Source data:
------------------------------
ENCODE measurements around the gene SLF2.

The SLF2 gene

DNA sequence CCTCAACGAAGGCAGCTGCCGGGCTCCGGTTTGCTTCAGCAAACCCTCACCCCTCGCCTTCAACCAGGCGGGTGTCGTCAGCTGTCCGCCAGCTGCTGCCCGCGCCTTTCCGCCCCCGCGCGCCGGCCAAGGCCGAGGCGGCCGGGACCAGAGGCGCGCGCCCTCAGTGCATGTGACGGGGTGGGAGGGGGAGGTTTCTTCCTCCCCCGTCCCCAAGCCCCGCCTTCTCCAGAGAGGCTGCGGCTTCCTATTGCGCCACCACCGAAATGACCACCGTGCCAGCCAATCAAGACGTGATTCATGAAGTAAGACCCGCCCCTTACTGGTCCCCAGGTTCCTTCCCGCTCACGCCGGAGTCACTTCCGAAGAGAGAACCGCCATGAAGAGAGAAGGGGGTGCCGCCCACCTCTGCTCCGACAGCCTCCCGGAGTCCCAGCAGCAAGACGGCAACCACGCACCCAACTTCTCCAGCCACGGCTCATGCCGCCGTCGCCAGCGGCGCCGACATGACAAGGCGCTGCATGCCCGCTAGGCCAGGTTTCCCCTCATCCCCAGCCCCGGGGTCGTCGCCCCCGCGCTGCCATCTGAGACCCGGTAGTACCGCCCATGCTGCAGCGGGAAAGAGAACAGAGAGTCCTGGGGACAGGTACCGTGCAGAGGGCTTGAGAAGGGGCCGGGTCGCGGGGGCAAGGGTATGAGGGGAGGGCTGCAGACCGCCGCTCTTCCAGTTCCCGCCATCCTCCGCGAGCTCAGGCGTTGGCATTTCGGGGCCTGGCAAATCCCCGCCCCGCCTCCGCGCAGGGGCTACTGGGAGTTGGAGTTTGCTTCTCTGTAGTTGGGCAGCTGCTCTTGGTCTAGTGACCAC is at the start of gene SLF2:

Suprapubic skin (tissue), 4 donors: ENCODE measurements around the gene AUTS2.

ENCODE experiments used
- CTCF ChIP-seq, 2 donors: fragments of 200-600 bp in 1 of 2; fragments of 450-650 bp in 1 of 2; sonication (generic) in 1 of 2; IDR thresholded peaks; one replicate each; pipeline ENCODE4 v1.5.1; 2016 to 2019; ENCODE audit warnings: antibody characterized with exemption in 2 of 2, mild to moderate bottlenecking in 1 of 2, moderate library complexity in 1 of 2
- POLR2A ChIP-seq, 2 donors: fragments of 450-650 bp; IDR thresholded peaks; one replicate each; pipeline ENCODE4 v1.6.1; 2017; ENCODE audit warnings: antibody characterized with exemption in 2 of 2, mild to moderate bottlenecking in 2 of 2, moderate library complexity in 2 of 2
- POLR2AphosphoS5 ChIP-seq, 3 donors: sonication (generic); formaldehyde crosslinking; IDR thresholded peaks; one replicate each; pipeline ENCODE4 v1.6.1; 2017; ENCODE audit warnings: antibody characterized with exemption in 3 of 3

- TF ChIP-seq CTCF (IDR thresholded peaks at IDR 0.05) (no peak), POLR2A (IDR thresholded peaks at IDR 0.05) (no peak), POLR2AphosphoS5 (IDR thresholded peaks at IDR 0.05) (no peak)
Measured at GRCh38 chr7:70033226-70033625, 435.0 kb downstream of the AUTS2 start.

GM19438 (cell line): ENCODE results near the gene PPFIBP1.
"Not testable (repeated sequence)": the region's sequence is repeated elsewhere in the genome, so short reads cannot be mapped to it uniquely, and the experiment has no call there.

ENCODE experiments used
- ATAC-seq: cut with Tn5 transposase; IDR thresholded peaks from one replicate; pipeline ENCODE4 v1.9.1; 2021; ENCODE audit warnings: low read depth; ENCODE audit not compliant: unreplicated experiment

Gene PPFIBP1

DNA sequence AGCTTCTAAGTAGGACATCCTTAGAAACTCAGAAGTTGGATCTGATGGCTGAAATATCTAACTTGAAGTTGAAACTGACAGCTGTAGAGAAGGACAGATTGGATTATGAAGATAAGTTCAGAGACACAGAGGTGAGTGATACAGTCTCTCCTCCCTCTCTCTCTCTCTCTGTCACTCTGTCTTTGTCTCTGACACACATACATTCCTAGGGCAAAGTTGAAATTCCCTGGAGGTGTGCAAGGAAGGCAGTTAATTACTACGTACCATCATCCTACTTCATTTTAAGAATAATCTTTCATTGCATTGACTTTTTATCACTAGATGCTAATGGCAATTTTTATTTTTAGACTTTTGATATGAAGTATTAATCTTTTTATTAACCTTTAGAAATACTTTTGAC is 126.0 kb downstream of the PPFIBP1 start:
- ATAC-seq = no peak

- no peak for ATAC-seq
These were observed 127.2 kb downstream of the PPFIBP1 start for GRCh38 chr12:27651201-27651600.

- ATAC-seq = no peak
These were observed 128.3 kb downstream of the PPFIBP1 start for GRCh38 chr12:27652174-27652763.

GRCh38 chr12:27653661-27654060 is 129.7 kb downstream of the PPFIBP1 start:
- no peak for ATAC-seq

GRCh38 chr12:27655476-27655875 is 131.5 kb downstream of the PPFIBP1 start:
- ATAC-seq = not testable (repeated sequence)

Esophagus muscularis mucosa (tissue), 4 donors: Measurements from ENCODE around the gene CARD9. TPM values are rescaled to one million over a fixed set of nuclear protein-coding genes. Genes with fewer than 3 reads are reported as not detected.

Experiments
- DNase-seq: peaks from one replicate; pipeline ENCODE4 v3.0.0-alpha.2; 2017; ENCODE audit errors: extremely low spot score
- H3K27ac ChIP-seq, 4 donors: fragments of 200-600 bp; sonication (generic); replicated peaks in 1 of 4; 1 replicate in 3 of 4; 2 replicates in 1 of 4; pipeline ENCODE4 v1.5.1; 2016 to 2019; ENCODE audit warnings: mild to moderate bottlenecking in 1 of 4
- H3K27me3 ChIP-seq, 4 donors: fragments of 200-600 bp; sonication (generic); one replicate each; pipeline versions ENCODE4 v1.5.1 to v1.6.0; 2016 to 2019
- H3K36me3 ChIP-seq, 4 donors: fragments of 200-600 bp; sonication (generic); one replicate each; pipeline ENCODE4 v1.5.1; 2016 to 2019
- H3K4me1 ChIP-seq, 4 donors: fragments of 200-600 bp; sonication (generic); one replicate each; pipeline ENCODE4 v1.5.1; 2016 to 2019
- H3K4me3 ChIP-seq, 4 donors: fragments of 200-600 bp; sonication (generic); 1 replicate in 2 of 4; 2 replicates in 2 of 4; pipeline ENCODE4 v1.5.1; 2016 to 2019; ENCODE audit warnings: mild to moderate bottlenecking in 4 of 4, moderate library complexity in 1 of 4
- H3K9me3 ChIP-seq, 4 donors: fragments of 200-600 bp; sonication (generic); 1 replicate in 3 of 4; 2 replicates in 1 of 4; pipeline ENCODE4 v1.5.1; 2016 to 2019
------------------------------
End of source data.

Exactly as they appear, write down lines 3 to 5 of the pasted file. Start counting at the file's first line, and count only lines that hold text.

DNA sequence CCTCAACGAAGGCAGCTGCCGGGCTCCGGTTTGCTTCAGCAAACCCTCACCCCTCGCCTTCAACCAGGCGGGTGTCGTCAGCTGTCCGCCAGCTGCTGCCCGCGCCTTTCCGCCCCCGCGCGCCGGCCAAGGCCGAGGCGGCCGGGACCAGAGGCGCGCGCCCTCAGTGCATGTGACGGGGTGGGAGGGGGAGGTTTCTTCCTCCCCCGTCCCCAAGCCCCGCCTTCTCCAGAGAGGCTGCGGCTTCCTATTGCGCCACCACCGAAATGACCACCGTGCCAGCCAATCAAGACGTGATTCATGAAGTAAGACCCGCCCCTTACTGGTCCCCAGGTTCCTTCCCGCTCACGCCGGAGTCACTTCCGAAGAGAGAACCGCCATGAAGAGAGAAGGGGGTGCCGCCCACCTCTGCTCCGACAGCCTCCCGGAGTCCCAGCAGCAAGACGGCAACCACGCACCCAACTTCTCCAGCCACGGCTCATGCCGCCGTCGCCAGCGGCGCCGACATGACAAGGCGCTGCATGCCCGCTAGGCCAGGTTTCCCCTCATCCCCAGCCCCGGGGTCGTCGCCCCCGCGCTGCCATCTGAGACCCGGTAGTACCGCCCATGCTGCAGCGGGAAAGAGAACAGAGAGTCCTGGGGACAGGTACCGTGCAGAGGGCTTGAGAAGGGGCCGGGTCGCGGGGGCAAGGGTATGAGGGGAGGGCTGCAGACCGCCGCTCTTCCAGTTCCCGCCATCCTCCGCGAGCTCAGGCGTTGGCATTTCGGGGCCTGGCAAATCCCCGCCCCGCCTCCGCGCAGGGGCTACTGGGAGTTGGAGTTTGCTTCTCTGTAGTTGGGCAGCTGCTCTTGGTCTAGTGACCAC is at the start of gene SLF2:

Suprapubic skin (tissue), 4 donors: ENCODE measurements around the gene AUTS2.

ENCODE experiments used